Among the former students of the exhibition are Charles Burnett, multi-award winning director of L.A. Rebellion; Patrisse Cullors, co-founder of Black Lives Matter; Antonia Hernández, former president and general counsel of the Mexican American educational and legal defense fund; and Tam Tran and Cinthya Felix, immigration activists.

"The former students we celebrate have followed less linear paths through education, but have had a lasting impact," said Abel Valenzuela, director of UCLA Institute for Labor Research and Employment and head of the project. "They have led efforts to support diversity, equity and social justice at UCLA and beyond. They make our campus and Los Angeles a better place and continue to connect with the most urgent issues of the day, including the UTLA teacher strike, the support of undocumented students and the organization with the Black Lives Matter movement. "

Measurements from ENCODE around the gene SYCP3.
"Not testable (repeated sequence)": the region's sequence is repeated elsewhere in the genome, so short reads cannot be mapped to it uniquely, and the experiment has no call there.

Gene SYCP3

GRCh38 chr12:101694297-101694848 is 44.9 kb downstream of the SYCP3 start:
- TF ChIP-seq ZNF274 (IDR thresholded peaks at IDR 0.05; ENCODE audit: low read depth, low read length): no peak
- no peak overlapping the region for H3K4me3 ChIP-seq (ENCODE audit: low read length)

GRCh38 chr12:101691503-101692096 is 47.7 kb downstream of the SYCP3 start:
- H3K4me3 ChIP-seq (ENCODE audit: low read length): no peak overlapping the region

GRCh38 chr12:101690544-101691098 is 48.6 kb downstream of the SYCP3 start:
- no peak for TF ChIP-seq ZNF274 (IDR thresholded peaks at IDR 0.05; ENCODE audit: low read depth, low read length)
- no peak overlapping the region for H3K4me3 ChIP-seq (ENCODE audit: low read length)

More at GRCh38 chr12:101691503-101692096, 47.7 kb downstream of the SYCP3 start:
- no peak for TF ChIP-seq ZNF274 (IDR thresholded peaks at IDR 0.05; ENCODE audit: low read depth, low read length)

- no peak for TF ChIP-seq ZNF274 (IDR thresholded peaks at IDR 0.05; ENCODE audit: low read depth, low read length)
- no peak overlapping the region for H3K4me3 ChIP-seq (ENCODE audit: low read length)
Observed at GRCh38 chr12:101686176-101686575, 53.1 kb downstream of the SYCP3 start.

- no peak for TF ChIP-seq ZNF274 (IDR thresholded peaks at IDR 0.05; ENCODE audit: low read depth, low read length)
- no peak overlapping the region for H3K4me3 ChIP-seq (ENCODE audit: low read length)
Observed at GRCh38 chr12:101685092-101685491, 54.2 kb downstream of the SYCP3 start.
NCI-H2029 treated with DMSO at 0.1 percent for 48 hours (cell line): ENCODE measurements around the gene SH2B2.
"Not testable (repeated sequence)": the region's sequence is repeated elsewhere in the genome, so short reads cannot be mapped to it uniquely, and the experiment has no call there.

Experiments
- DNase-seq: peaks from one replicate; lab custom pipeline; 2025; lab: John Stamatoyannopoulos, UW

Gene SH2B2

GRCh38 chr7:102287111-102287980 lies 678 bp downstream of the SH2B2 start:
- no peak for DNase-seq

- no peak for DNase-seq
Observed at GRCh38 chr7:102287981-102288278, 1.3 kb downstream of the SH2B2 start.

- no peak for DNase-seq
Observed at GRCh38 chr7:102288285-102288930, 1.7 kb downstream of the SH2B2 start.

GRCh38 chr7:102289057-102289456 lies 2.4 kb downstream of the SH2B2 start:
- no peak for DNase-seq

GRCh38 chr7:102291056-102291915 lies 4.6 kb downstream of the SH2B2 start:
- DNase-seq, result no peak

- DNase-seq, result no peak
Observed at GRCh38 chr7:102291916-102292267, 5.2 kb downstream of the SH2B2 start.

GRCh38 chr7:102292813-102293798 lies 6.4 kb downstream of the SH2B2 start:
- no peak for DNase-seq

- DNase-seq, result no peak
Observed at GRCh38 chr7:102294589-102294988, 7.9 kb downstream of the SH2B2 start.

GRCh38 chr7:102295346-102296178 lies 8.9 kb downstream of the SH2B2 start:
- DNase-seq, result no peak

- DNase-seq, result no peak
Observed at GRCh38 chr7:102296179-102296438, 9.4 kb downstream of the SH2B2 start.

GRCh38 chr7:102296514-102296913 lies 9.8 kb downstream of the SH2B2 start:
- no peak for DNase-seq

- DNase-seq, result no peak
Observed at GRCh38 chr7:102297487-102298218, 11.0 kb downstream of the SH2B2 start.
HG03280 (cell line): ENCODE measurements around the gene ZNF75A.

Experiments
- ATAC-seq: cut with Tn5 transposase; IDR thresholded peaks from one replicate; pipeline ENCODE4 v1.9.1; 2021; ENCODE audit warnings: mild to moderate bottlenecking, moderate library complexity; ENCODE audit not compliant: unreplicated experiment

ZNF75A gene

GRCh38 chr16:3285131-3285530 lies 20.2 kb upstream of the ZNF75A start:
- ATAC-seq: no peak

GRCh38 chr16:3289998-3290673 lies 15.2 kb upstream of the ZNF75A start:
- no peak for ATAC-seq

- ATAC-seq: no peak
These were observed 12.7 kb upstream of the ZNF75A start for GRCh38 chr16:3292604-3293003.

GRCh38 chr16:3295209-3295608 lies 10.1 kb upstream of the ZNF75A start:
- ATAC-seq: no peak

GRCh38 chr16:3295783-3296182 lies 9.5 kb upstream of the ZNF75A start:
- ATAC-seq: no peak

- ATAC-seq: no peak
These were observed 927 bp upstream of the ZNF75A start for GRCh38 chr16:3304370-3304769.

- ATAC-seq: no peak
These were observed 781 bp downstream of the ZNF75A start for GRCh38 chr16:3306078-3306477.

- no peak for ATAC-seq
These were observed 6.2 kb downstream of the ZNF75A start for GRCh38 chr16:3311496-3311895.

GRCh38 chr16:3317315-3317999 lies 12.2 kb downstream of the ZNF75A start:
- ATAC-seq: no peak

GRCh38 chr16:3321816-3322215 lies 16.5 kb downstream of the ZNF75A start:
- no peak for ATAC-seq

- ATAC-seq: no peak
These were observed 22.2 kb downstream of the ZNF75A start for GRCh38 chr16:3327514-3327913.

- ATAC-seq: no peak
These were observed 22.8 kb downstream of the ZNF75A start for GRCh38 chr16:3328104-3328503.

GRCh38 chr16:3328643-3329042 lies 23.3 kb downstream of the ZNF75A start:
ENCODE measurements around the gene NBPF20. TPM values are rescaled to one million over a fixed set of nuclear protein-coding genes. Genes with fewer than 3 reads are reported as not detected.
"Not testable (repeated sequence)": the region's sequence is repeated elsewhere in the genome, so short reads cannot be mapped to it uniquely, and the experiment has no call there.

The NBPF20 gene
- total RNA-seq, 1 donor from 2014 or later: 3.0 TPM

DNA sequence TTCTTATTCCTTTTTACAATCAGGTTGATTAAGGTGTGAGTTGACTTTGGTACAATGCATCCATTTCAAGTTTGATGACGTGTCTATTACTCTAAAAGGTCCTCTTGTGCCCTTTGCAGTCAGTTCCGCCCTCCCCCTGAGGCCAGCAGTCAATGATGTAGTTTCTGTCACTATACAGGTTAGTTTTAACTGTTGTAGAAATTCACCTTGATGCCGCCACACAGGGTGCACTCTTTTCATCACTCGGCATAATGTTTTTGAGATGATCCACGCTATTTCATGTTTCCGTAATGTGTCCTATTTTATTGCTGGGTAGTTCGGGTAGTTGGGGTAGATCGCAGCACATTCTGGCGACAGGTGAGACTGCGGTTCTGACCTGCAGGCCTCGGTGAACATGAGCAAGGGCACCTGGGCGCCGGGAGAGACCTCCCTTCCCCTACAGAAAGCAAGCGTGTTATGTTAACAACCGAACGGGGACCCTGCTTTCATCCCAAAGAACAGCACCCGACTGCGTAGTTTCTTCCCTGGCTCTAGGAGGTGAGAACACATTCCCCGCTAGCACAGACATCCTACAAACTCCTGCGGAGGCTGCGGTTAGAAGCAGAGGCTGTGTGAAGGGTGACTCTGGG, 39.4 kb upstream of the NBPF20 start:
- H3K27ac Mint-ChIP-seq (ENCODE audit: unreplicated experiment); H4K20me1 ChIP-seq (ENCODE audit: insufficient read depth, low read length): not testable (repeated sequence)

The exhibition will remain in Kerckhoff until 17 October. Then he will move to the Los Angeles City Hall Gallery, the La Paloma Mercado in South Los Angeles, the UCLA Community School Robert F. Kennedy in Koreatown, the Social Public Art Art Resource Center in Venice and Graphics and Self-Help Art in East Los Angeles. The exhibition is open to the public and the entrance is free. A pop-up version of the exhibition will appear at CicLAvia on October 6th.

The other former students in the exhibition are:

  • John Delloro, job leader and co-founder of the Pilipino Workers Center in Los Angeles
  • Chancee Martorell, founder and executive director of the Thai Community Development Center